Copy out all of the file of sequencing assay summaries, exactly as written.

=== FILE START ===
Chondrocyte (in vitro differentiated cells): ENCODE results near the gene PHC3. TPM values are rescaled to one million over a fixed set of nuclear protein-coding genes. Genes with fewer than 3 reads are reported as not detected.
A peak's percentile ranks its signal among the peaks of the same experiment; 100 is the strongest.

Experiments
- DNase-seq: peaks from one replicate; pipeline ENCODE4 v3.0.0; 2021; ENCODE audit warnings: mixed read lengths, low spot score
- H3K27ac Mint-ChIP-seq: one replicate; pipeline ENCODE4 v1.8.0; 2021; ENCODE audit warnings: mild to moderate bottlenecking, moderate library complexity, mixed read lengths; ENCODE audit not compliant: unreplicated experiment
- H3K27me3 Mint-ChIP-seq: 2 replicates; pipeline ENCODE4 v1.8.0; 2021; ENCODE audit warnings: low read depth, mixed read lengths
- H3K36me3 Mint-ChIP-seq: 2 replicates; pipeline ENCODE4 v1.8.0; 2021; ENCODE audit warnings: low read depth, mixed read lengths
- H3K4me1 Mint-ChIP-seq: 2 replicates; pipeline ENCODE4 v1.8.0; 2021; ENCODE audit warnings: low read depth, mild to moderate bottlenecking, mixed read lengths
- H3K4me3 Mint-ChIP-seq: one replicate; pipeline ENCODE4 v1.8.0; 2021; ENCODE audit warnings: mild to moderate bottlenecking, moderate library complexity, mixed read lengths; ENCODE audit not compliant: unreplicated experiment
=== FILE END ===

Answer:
Chondrocyte (in vitro differentiated cells): ENCODE results near the gene PHC3. TPM values are rescaled to one million over a fixed set of nuclear protein-coding genes. Genes with fewer than 3 reads are reported as not detected.
A peak's percentile ranks its signal among the peaks of the same experiment; 100 is the strongest.

Experiments
- DNase-seq: peaks from one replicate; pipeline ENCODE4 v3.0.0; 2021; ENCODE audit warnings: mixed read lengths, low spot score
- H3K27ac Mint-ChIP-seq: one replicate; pipeline ENCODE4 v1.8.0; 2021; ENCODE audit warnings: mild to moderate bottlenecking, moderate library complexity, mixed read lengths; ENCODE audit not compliant: unreplicated experiment
- H3K27me3 Mint-ChIP-seq: 2 replicates; pipeline ENCODE4 v1.8.0; 2021; ENCODE audit warnings: low read depth, mixed read lengths
- H3K36me3 Mint-ChIP-seq: 2 replicates; pipeline ENCODE4 v1.8.0; 2021; ENCODE audit warnings: low read depth, mixed read lengths
- H3K4me1 Mint-ChIP-seq: 2 replicates; pipeline ENCODE4 v1.8.0; 2021; ENCODE audit warnings: low read depth, mild to moderate bottlenecking, mixed read lengths
- H3K4me3 Mint-ChIP-seq: one replicate; pipeline ENCODE4 v1.8.0; 2021; ENCODE audit warnings: mild to moderate bottlenecking, moderate library complexity, mixed read lengths; ENCODE audit not compliant: unreplicated experiment